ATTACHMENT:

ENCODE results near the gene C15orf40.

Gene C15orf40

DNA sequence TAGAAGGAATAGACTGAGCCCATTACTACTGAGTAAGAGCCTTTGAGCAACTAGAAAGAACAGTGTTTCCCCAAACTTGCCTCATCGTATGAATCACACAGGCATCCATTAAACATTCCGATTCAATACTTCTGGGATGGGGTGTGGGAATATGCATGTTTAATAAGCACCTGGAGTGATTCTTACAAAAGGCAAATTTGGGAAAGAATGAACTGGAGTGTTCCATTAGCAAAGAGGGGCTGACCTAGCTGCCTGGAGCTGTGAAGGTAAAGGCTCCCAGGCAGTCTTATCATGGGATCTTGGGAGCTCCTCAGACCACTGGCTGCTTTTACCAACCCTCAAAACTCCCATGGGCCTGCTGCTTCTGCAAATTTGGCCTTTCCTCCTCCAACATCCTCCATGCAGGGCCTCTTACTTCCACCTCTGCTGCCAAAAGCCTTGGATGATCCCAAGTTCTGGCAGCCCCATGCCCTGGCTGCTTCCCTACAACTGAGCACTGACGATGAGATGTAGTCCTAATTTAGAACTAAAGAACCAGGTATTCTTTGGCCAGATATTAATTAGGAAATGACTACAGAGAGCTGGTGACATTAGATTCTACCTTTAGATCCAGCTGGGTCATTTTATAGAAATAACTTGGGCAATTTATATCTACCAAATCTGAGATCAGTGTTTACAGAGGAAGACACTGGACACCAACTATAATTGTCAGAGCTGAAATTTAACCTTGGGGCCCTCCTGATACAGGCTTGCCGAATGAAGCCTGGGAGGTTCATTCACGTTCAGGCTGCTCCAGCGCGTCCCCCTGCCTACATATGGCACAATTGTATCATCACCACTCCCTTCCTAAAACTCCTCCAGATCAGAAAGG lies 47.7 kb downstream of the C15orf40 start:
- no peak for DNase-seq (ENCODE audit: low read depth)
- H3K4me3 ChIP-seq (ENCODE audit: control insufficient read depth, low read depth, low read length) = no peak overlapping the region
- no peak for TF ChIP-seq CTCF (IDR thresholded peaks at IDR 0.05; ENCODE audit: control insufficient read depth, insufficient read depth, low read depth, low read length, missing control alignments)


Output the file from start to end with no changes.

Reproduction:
ENCODE results near the gene C15orf40.

Gene C15orf40

DNA sequence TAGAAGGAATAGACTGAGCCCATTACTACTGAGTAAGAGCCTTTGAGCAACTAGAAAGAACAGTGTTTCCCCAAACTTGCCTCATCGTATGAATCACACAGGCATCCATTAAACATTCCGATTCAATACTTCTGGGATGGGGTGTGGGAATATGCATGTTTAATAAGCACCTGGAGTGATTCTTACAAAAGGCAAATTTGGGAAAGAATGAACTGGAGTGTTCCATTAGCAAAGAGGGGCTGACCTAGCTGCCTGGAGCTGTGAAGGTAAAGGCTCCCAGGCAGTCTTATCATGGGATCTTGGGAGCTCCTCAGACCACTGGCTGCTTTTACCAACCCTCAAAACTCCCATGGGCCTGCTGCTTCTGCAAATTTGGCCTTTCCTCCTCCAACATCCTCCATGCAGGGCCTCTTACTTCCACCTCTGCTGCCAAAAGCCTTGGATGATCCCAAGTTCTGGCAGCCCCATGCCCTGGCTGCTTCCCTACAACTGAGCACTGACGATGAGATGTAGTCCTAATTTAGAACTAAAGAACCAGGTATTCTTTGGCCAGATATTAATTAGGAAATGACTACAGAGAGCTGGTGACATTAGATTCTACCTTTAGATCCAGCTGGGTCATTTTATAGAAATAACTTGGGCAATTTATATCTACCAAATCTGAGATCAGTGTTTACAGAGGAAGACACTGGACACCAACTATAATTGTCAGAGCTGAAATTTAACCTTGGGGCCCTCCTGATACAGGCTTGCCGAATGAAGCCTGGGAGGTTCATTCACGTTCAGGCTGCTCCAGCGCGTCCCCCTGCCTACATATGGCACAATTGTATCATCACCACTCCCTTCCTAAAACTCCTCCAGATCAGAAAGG lies 47.7 kb downstream of the C15orf40 start:
- no peak for DNase-seq (ENCODE audit: low read depth)
- H3K4me3 ChIP-seq (ENCODE audit: control insufficient read depth, low read depth, low read length) = no peak overlapping the region
- no peak for TF ChIP-seq CTCF (IDR thresholded peaks at IDR 0.05; ENCODE audit: control insufficient read depth, insufficient read depth, low read depth, low read length, missing control alignments)